I begin this review with Elwood Dowd’s carefully thought-through philosophy because I don’t believe this review will be very smart, with a lot of erudite analysis of the themes and techniques Talking Band tackles and applies, but I do fervently hope for it to express what I found to be beyond pleasant — to be touching and human and loving and warm and gracious — in City of No Illusions.
Which is, essentially, the entire play.
City of No Illusions — which, like so much of Talking Band‘s work, took over a year to develop, and then ran for three short weeks at La MaMa, and then will disappear maybe forever as the endlessly bright and questing troop pursues another important topic in their quirky, canny, cerebral, and sincere way — is about borders: between life and death, between legal and illegal status, between people’s minds and hearts, between people. Its title comes from a nickname for Buffalo, a town close to the Canadian border with a mindset well used to hard times. The play centers around two sisters who run a funeral parlor, the immigrants who work for them, the ICE agents who are tracking them, and the Shadow Band that, well, shadows them. There’s also the husband of one of the sisters, who has come up with a brilliant real estate scheme: a cemetery centered in a really desirable time-share resort, so the kids will be sure to visit; the mother of one of the immigrants; and a fearless advocate for the young émigrés, ready to defend their yearnings to breathe free with her last breath.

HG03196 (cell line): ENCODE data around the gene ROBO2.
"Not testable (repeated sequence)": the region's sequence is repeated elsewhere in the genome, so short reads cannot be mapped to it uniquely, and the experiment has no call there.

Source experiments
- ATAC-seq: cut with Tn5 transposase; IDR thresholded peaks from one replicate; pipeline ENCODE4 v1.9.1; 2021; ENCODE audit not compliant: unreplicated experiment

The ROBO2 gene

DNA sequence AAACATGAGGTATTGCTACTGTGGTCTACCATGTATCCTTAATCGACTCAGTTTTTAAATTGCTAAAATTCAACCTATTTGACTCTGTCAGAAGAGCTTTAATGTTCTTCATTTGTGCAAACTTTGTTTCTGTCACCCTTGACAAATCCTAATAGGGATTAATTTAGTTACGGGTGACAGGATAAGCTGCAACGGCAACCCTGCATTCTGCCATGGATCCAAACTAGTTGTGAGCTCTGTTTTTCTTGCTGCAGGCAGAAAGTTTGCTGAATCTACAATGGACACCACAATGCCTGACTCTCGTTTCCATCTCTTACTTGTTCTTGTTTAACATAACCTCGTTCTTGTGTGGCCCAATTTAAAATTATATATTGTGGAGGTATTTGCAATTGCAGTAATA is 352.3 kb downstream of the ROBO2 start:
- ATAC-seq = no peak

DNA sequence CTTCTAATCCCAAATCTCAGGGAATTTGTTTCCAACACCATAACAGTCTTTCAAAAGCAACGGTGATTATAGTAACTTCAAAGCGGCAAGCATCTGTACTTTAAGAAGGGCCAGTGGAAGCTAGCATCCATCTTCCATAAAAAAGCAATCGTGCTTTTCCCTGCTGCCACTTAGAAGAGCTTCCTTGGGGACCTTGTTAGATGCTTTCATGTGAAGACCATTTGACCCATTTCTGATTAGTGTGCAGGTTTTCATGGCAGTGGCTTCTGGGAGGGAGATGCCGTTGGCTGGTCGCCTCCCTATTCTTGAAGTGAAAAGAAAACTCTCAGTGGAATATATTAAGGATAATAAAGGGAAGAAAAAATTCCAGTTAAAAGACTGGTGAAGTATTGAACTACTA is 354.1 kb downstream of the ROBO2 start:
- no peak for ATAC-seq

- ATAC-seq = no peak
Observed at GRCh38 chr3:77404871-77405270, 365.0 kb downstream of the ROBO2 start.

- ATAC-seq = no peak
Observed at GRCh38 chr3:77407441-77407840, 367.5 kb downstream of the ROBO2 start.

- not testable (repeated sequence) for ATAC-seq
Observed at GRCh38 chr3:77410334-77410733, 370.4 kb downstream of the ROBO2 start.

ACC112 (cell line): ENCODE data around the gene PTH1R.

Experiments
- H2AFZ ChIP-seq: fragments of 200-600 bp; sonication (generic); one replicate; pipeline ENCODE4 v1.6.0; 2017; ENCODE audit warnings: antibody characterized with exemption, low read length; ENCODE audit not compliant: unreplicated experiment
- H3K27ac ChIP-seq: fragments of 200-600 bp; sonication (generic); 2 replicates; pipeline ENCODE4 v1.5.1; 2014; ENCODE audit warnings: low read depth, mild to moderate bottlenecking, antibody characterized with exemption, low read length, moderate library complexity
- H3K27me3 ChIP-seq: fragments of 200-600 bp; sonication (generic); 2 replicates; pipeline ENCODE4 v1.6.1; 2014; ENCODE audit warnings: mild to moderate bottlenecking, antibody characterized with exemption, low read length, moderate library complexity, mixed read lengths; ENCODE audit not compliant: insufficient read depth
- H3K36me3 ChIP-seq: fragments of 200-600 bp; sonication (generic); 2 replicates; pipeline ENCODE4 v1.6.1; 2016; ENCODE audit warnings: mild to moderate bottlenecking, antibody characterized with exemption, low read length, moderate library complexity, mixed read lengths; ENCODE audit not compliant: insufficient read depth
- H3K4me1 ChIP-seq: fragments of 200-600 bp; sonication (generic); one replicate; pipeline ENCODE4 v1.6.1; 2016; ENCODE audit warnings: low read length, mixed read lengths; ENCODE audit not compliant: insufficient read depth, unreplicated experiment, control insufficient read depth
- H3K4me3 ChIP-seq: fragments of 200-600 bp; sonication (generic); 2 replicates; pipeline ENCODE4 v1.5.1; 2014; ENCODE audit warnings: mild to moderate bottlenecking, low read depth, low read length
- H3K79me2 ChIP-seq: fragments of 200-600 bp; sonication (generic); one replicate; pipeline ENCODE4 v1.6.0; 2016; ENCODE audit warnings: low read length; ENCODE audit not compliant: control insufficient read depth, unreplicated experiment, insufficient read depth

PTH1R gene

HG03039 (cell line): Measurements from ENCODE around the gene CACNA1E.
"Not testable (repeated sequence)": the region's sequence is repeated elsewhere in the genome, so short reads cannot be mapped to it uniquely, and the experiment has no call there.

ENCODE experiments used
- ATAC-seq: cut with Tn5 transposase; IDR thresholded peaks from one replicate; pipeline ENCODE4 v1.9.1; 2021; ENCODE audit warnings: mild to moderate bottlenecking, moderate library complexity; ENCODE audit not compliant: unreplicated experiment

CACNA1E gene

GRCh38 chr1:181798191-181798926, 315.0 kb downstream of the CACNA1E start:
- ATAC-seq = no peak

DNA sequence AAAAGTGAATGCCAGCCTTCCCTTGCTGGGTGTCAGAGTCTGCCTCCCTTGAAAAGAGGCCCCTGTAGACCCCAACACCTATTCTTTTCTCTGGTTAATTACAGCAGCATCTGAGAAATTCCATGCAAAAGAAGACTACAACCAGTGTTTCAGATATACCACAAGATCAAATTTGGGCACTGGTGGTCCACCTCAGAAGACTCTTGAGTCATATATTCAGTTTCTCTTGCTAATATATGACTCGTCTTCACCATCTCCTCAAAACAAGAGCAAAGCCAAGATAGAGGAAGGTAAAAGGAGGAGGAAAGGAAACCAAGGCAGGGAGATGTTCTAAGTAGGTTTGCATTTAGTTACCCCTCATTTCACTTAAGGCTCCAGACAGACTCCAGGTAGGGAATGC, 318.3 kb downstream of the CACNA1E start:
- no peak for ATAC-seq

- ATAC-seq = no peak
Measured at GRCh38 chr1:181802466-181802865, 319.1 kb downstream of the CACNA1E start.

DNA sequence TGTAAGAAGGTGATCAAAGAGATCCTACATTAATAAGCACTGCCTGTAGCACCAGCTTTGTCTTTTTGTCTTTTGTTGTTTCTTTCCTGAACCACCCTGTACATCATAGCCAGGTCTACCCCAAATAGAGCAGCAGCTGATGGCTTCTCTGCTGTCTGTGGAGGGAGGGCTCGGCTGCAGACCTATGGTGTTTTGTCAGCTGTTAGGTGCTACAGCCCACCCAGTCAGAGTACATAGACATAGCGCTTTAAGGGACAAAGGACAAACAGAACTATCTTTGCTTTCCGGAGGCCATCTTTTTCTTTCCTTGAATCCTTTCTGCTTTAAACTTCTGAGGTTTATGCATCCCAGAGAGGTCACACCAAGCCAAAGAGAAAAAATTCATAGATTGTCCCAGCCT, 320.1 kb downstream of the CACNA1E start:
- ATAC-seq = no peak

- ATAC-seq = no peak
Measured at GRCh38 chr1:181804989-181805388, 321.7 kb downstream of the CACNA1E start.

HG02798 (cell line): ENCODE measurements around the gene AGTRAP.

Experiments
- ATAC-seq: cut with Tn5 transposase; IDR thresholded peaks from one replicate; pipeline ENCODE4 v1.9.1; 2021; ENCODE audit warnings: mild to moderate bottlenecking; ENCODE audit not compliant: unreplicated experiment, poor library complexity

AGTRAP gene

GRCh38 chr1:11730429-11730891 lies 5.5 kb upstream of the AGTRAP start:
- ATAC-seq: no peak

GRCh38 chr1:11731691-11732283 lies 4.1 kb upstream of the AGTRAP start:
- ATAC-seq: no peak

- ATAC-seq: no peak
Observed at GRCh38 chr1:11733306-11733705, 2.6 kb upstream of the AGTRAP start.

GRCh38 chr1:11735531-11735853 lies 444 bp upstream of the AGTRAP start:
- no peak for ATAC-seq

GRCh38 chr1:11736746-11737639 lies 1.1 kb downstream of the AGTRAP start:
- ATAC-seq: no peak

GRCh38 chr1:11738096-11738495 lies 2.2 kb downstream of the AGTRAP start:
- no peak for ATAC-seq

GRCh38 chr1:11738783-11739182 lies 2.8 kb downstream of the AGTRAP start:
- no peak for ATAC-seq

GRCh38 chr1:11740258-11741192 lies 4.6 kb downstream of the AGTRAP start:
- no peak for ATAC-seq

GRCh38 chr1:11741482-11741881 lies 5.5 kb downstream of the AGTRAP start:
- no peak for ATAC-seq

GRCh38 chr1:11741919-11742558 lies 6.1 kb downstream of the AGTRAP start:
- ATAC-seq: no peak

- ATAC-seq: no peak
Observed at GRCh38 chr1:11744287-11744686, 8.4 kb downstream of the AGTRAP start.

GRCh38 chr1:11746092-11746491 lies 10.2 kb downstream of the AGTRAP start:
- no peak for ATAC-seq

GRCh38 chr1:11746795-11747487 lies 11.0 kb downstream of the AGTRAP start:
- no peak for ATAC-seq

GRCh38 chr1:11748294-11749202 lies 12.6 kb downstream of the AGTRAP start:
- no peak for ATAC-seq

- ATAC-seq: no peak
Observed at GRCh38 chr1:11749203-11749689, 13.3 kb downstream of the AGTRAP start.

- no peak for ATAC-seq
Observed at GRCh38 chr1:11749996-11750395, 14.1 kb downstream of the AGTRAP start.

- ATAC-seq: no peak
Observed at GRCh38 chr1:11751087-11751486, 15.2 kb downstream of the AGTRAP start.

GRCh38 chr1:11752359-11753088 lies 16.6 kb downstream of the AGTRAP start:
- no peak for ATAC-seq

There is also a lot of humor.
But what there mostly is is abundant demonstration of the gray area that a border signifies. So the husband is not a charlatan, although he is something of a bigot, but also a loving husband, and a basically kind man. And Agent Ramirez is a rather poetic and empathetic and intelligent man who is firmly convinced of the rightness of his job. And even the scarier ICE agent, Benson, has a very human side grounded in fear of mortality. No one is straightforwardly, entirely, good or evil. Everyone is a mix. And everyone, ultimately, even the ones pursuing agendas we don’t like, is trying to do his or her best.
“I’m in countdown mode. I’ve stopped counting how many years I’ve lived and started counting how many I have left. Each day I have to ask myself, ‘was that the best way I could have spent one of my remaining days?’ Usually, the answer is no. But today, I think I can answer yes.”
That quote is from the immigrant advocate, but really, I think, any of the characters could have said it — at least to themselves.
But all these cross purposes, and all these good intentions, and all these duties mean that some will win and some will lose.
Which brings us to the play’s conclusion, straight out of Stoppard’s Arcadia and Gilliam’s Fisher King.